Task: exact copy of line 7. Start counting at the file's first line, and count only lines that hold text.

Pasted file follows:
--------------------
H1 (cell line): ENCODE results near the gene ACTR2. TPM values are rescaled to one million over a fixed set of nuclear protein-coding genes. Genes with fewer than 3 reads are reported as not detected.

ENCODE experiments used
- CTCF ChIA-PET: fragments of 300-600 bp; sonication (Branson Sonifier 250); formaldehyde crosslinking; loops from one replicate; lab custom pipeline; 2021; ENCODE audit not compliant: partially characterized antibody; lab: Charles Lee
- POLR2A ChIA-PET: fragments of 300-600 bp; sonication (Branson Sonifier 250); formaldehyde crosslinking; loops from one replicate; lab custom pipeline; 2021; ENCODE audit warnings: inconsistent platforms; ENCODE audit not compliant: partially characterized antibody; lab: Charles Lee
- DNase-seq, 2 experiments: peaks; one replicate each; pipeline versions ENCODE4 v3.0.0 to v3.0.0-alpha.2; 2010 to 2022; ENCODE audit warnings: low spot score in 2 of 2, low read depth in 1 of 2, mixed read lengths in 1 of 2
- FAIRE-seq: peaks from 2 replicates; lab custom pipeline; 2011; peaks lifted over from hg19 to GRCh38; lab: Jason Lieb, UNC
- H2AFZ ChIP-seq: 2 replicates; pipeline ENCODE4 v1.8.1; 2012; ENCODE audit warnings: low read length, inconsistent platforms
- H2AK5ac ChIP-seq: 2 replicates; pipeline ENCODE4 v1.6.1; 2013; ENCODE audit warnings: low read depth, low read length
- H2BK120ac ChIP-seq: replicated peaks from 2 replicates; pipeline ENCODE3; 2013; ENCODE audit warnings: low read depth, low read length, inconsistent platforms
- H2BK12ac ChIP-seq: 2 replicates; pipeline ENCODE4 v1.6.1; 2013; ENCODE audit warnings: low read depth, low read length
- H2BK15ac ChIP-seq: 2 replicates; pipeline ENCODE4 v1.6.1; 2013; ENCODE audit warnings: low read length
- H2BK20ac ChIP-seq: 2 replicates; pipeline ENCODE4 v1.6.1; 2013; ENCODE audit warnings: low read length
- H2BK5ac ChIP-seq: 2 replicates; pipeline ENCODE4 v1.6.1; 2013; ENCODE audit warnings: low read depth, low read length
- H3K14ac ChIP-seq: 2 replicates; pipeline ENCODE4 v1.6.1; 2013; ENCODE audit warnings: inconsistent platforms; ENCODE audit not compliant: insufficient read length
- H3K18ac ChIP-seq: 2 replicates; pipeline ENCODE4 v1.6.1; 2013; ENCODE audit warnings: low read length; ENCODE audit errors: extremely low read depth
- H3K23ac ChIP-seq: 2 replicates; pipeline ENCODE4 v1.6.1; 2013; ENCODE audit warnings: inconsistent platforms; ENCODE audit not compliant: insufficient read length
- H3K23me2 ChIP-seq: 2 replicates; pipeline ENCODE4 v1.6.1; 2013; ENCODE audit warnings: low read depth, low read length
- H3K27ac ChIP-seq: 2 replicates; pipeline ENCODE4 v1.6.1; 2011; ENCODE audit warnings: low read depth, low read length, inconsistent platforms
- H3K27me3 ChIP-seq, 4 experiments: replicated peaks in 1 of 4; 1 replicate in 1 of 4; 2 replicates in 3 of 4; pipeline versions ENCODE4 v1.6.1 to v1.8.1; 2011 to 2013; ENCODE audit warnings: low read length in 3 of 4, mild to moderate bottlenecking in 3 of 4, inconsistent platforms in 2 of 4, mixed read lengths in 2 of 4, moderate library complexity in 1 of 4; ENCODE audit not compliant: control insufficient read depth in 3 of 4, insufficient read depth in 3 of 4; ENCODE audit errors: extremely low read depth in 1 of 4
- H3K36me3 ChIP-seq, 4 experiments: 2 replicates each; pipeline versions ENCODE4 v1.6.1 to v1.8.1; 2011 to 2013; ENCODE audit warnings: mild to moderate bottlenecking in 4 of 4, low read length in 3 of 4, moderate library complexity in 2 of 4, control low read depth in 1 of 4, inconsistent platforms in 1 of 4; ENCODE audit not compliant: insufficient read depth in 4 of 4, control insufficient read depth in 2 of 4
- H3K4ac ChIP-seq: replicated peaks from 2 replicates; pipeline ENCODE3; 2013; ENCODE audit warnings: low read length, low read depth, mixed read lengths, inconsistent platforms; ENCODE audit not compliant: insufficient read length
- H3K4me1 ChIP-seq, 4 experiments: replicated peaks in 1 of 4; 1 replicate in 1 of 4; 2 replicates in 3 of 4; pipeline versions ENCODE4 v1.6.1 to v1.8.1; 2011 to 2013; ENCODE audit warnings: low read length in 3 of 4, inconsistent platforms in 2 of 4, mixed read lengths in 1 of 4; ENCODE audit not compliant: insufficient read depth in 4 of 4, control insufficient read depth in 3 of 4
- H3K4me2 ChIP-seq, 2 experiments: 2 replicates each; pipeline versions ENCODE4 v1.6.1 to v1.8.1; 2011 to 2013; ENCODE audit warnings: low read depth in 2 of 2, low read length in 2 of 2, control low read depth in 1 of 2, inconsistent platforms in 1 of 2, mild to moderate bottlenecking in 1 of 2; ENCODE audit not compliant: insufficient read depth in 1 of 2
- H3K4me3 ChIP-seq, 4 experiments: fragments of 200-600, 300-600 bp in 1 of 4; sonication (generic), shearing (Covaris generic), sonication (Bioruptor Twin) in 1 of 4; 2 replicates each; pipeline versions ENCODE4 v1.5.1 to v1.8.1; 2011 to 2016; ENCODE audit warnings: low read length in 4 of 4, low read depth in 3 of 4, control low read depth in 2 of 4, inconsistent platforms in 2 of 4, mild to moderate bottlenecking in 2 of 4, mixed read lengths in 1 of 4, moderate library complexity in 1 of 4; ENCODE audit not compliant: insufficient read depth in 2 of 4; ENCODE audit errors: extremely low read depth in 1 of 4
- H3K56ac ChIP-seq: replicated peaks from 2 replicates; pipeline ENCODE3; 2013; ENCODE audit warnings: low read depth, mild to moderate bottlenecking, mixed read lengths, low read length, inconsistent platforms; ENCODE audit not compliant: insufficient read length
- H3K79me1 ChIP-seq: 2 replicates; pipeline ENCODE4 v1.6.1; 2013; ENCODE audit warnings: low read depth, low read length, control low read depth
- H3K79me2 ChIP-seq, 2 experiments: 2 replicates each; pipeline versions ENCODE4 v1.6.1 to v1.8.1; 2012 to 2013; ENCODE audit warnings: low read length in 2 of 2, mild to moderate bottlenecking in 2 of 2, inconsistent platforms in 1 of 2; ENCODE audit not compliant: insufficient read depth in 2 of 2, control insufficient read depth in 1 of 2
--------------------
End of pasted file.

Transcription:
- H2AFZ ChIP-seq: 2 replicates; pipeline ENCODE4 v1.8.1; 2012; ENCODE audit warnings: low read length, inconsistent platforms